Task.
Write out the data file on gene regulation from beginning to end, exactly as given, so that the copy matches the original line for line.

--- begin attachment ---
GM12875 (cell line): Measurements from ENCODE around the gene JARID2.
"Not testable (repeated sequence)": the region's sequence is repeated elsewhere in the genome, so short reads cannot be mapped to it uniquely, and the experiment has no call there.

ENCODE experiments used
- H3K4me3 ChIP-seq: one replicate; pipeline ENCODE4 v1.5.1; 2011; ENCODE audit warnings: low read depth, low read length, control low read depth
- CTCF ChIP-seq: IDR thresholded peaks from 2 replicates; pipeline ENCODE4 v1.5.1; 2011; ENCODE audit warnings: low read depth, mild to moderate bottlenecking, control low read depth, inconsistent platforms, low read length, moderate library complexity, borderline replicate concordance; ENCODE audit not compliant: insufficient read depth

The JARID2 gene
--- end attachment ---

GM12875 (cell line): Measurements from ENCODE around the gene JARID2.
"Not testable (repeated sequence)": the region's sequence is repeated elsewhere in the genome, so short reads cannot be mapped to it uniquely, and the experiment has no call there.

ENCODE experiments used
- H3K4me3 ChIP-seq: one replicate; pipeline ENCODE4 v1.5.1; 2011; ENCODE audit warnings: low read depth, low read length, control low read depth
- CTCF ChIP-seq: IDR thresholded peaks from 2 replicates; pipeline ENCODE4 v1.5.1; 2011; ENCODE audit warnings: low read depth, mild to moderate bottlenecking, control low read depth, inconsistent platforms, low read length, moderate library complexity, borderline replicate concordance; ENCODE audit not compliant: insufficient read depth

The JARID2 gene